Ma has been preparing for a long time to get rid of this imagined thorn in his side. His plans can be traced back at least to June 28 and June 29, when the Special Investigation Division of the Supreme Prosecutors’ Office tapped into telephone conversations between Wang and Democratic Progressive Party (DPP) caucus whip Ker Chien-ming (柯建銘). Late at night on Aug. 31, as heavy rains caused floods and landslides around Taiwan, Ma received the records of those phone conversations that prosecutors were using as evidence, which were delivered to him in person by Prosecutor-General Huang Shih-ming (黃世銘).
The outcome of this was that Ma picked Sept. 6, the very day on which Wang went abroad to host his daughter’s wedding, to make a string of moves aimed at getting rid of Wang. In the few short days since then, Taiwan has begun to look as if it has gone back to the repressive days of former presidents Chiang Kai-shek (蔣介石) and Chiang Ching-kuo (蔣經國).
When Chiang Kai-shek was president, he could go over the head of the courts and sign anybody’s death warrant. Taiwan has become a lot more democratic since then, but now Ma thinks he can get the legislative speaker removed from office in just a few hours. He feels completely unconstrained by public opinion, the Constitution and the rule of law. All the principles of procedural justice are simply rubbish as far as Ma is concerned.
If Ma can get away with that, then perhaps if at some point he wants to raise China’s five-star red flag over the Presidential Office, he will also be able to get it done in just a few seconds.
Ma could not have become the autocrat he is without help from of a network of accomplices and supporting frameworks. Chief among these is the KMT. One member of the party’s Central Standing Committee said during the KMT’s Central Evaluation and Discipline Committee meeting on Wednesday last week that it was the most shameful day in that committee’s history. To make matters worse, the KMT’s legislative caucus started stumping for Deputy Speaker Legislative Hung Hsiu-chu (洪秀柱) to take Wang’s place on Thursday last week, without even waiting for the procedure required to revoke Wang’s status to be completed. Of course KMT legislators did not say a word about the prosecutors’ use of phone taps.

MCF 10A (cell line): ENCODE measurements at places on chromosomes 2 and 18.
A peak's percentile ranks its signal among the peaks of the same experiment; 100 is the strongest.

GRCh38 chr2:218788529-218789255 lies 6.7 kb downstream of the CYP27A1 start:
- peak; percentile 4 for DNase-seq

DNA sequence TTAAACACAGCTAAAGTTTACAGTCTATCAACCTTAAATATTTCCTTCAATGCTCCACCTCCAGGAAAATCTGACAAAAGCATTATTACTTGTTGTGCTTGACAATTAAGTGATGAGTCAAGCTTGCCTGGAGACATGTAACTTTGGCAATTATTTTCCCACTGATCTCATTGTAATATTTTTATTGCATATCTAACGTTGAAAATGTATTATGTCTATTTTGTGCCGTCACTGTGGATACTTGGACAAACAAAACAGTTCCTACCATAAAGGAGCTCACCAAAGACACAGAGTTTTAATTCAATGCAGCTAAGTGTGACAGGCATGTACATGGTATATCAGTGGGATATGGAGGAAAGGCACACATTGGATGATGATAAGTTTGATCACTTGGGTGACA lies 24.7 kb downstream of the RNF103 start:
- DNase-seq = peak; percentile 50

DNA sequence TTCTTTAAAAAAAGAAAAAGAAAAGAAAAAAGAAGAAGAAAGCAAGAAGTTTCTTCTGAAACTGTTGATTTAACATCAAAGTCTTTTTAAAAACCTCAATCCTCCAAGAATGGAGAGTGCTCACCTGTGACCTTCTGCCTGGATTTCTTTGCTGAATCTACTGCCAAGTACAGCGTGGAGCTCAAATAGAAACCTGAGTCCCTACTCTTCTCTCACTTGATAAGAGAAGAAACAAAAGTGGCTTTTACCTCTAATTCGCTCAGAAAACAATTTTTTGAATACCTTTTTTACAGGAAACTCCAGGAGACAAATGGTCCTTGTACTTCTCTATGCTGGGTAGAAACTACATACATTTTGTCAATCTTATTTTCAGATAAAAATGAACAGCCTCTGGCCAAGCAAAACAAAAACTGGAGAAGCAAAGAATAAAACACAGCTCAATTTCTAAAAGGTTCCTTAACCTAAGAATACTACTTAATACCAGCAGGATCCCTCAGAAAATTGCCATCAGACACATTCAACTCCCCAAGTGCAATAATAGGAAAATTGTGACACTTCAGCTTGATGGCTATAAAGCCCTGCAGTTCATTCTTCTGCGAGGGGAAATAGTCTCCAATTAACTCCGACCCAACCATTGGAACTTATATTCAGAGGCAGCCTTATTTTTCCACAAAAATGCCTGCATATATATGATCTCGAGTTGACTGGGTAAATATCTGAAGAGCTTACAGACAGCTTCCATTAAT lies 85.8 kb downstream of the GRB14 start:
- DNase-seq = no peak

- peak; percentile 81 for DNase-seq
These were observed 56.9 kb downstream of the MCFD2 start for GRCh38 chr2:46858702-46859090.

Over the last few days, many academics and civic groups said that a party’s disciplinary proceedings alone cannot decide whether the legislative speaker goes or stays. These observers have been saying that the legislature should commence impeachment proceedings against Ma. They say that the legislature should refuse to annul Wang’s status as a lawmaker, and it should instead let its Discipline Committee hold an independent investigation into Wang’s case.
However, considering the reality of where power lies, all these suggestions will probably come to nothing.
Next in the list of Ma’s collaborators is the Central Election Commission. Although it is supposed to be an independent entity in charge of holding elections, the commission jumped into action as soon as it received a letter from the KMT confirming that Wang was no longer a member of the party. Although dusk was approaching, the commission did not leave the matter to be dealt with the next day, as one might expect. Instead, in an unprecedented display of administrative efficiency, it sent an electronic document to the legislature at a little past 7pm, instructing it to cancel Wang’s status as a legislator. It is already common enough for people to say that Taiwan’s law courts are run by the KMT, but now it looks as though the commission is run by the KMT too.